Video ReQuest Media Server Reviewed

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The Video ReQuest is a versatile product designed to be professionally installed by authorized dealers. It works in conjunction with home automation systems and specialized video switchers through RS-232 connections. It can be connected directly to a single Sony DVP-CX777ES 400 disc changer, but it works best when it is used with an external video switcher between it and the DVD changers. The video switcher enables the Video ReQuest to switch between the menu screens and the DVD movie automatically.

Video ReQuest supports direct control of Zektor, Key Digital and Sima A/V switchers. Video ReQuest includes four RS232 cables and accessories to set up the system with a switcher. In addition to working with popular switchers, Video ReQuest is designed to be part of a complete control system such as Crestron or AMX, or as a basic IR system using a Pronto. The unit uses VRQConnect protocol for serial and Ethernet control by leading integration systems.

Using the supplied RS232 cables, high-end component, and TosLink wiring, I connected the Video ReQuest controller and a single Sony 400 disc changer to a Zektor HDS 4.2 switcher. The Zektor supports four pieces of equipment and has optical and coaxial digital connections and component inputs for the best picture and sound quality. Once the equipment was connected together, I ran outputs to my A/V receiver and HDTV.

Final Take
Setting up the Video ReQuest system would be no easy task for someone not accustomed to installing custom home automation systems. That's why Video ReQuest controllers are a dealer installed product. You won't find these on a store shelf next to the $69 DVD players. Instead, they are available as part of a total package to add convenience and control with home automation. The unit is designed with custom installation in mind. Even so, the on-screen user interface is so simple and intuitive, anyone that can read the screen could pick up the remote control and navigate the software effortlessly.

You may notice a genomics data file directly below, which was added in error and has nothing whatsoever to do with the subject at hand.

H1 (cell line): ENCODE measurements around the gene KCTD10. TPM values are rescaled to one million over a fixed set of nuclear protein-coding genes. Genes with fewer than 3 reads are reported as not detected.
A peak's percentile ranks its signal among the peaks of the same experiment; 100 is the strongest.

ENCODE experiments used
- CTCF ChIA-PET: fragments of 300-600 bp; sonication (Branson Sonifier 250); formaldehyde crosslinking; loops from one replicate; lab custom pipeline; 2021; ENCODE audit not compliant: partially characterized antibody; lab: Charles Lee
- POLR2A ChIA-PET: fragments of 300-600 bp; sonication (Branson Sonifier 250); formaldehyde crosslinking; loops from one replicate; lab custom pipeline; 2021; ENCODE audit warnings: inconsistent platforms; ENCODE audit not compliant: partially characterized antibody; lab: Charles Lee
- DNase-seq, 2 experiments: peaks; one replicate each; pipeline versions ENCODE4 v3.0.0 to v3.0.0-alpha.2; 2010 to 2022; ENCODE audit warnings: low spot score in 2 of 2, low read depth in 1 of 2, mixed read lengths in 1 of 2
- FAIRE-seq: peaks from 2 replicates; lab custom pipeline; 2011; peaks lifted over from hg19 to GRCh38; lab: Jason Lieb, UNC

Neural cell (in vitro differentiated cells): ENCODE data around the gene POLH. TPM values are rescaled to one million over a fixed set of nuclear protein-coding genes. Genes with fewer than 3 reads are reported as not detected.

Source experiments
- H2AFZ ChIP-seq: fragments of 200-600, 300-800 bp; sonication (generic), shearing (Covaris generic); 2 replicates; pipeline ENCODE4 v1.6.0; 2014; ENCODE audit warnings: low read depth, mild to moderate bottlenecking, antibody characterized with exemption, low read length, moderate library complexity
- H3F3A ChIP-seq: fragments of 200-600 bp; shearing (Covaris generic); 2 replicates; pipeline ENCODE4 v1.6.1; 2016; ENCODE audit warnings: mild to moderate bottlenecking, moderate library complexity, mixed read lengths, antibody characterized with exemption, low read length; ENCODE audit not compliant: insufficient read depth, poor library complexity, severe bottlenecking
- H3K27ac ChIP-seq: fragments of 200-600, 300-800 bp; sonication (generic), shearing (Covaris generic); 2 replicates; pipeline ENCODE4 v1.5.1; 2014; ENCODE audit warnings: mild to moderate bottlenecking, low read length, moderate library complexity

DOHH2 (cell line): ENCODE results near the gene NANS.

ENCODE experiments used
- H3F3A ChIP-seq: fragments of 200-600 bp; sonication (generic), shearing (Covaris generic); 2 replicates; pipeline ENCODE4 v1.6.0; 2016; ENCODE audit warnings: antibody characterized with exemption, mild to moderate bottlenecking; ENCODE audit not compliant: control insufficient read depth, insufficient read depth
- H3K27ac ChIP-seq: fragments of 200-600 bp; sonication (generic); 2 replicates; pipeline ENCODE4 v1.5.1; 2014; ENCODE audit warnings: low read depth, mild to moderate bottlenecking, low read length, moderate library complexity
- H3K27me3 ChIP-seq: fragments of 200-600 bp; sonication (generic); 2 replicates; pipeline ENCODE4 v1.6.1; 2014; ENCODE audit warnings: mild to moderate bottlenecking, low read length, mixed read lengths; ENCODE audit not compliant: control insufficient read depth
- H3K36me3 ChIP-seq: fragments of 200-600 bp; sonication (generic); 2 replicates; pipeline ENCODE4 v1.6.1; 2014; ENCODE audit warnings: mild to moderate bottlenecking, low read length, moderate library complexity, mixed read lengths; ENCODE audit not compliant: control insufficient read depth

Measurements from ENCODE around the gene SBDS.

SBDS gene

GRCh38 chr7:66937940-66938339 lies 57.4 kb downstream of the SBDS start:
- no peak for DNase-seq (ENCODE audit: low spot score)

The Video ReQuest controller appeared to have no negative affect with the video signal coming from the Sony changer. Each movie appeared sharp and clear. The ReQuest remote is convenient because it has full transport control of the DVD changers including play, stop, fast forward, and rewind. I enjoyed searching for movies in different categories without having to crack open a single DVD case.

The only negatives to speak of are loud fans and the initial load time the machine requires to gather information about each disc. After loading up the DVD changer, each disc needed to be played for a few seconds for the system to recognize the disc and gather information about it. Of course this task doesn't happen all the time, just on the initial start-up sequence and occasionally to verify the kids haven't switched discs while you were in another room. My other annoyance is the loud fans used to keep the Video ReQuest cool. However, I didn't have my test model rack mounted. It was sitting on top of other equipment near my screen. The noise complaint is moot because most installations will require the unit to be rack mounted and out of the way.

On the whole, I was satisfied with the performance characteristics of the controller and very pleased with the added convenience it offered. This digital video controller would make a terrific addition to any integrated home theater system.

DVD Changer Controller
Crestron & AMX Support
(4) RS232 Inputs
(1) RS232 Control Port
Analog Audio Outputs
Composite Video & S-Video Outputs
Component Output
VGA Monitor Output
(3) USB Ports
Ethernet Port
IR Receiver Mini Jack
(2) IEEE 1394 FireWire ports
PS/2 Keyboard Port
17"D x 14.5"W x 3.5"H
Weight: 15.5 lbs.
One Year Limited Warranty
MSRP: $2,500

Additional Resources
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